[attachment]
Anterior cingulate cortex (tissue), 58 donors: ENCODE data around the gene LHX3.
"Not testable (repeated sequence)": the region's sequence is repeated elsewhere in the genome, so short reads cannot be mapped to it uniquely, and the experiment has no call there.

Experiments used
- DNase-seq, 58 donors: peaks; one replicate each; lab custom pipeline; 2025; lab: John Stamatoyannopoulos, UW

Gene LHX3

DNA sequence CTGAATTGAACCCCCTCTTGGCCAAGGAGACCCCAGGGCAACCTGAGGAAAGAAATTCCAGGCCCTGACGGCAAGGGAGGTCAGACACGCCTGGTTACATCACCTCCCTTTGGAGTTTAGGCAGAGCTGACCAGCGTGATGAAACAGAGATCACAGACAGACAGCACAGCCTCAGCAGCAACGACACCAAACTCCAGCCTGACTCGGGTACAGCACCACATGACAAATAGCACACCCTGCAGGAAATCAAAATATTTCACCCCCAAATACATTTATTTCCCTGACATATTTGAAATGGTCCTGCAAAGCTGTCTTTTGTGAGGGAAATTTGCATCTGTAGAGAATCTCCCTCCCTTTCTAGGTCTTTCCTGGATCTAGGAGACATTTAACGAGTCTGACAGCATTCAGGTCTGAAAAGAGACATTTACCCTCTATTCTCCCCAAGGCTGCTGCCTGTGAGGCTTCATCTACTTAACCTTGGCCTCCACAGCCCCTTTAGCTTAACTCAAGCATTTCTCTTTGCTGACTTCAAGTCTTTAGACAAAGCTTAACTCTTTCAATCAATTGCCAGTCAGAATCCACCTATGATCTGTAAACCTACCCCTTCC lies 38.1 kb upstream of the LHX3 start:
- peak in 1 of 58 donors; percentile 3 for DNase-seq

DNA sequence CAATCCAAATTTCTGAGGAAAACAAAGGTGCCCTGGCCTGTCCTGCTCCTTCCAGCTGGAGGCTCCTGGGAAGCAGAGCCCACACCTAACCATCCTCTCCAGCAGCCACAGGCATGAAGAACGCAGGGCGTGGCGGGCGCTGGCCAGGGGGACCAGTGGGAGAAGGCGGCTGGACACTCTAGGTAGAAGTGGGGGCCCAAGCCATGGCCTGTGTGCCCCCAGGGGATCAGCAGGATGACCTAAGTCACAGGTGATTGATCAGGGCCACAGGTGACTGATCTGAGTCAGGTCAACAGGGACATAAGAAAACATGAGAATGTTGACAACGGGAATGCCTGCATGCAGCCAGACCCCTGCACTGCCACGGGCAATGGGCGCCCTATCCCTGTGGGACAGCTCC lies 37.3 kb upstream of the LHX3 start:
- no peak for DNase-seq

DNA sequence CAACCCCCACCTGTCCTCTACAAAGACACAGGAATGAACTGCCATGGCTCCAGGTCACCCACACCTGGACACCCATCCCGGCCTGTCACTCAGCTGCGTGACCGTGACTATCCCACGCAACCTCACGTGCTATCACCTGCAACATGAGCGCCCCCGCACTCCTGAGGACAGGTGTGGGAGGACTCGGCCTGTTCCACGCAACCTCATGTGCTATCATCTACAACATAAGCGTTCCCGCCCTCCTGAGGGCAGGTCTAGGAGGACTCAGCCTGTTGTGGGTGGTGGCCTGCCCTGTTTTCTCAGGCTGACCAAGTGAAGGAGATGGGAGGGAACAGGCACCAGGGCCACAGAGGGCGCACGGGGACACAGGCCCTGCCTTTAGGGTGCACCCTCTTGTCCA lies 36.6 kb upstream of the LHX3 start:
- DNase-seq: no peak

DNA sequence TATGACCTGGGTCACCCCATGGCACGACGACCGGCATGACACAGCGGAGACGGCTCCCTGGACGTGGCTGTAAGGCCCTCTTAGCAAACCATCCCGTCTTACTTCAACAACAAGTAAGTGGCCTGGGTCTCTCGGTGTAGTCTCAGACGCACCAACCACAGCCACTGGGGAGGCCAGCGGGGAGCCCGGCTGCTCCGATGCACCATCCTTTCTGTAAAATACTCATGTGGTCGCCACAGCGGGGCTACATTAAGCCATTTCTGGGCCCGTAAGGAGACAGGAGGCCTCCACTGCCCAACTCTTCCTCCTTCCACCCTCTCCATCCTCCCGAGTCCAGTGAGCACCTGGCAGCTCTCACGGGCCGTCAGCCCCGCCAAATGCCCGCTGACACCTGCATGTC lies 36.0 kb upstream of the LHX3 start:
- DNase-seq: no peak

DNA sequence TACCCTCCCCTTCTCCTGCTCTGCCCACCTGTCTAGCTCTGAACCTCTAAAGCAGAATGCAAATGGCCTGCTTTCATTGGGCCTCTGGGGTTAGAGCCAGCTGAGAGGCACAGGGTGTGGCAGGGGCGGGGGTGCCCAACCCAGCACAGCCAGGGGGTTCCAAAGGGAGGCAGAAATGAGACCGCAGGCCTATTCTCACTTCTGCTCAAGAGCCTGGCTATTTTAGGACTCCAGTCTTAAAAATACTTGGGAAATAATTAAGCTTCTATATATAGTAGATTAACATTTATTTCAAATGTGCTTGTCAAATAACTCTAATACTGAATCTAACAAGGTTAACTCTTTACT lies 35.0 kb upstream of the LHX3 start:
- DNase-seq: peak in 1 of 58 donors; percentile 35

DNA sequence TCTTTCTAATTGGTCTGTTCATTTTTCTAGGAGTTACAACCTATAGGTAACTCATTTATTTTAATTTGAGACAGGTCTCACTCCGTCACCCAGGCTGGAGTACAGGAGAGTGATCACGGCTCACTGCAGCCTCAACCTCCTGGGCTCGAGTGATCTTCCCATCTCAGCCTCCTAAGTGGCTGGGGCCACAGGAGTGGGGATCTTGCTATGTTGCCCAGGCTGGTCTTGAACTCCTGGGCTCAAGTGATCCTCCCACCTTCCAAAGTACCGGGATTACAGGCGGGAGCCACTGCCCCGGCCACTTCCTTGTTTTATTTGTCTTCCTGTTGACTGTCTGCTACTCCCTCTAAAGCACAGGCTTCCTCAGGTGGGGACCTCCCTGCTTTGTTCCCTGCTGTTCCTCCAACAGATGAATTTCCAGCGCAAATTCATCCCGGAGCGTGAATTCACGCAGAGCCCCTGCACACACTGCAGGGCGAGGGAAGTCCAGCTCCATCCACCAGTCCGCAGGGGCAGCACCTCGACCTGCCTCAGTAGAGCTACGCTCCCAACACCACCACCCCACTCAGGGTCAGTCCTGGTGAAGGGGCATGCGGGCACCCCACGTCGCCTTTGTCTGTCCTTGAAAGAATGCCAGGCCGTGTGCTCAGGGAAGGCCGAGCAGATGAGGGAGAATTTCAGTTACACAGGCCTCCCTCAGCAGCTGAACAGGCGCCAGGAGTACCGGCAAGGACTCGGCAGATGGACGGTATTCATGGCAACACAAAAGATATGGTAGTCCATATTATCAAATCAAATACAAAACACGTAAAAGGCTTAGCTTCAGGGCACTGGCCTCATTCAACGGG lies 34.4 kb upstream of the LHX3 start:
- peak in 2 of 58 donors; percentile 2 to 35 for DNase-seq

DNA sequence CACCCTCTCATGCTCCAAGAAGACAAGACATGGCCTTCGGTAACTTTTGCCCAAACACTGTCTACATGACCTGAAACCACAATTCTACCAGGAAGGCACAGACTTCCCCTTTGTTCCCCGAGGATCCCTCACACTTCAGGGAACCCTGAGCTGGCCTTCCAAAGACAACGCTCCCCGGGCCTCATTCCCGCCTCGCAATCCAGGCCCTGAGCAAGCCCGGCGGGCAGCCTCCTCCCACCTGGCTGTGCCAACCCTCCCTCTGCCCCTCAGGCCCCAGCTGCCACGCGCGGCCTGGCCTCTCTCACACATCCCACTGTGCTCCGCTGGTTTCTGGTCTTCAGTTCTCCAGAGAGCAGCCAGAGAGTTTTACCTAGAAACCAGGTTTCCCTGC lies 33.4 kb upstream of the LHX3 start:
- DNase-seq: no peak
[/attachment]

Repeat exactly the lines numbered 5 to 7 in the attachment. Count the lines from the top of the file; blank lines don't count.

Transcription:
Gene LHX3

DNA sequence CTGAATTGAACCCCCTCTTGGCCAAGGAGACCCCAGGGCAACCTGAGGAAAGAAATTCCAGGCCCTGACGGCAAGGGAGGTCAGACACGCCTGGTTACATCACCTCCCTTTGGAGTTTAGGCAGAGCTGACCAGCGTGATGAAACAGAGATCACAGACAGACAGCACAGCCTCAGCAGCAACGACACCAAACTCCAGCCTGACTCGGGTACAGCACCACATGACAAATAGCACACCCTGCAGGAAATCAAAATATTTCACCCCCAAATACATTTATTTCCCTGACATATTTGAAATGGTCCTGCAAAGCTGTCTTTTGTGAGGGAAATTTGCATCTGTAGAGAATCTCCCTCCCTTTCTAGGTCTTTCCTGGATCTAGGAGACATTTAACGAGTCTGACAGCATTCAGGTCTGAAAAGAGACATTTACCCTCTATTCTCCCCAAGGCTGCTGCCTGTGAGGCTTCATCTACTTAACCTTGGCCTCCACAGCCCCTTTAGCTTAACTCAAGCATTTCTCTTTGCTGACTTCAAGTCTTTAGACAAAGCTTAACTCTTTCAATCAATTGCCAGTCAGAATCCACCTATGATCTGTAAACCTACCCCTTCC lies 38.1 kb upstream of the LHX3 start:
- peak in 1 of 58 donors; percentile 3 for DNase-seq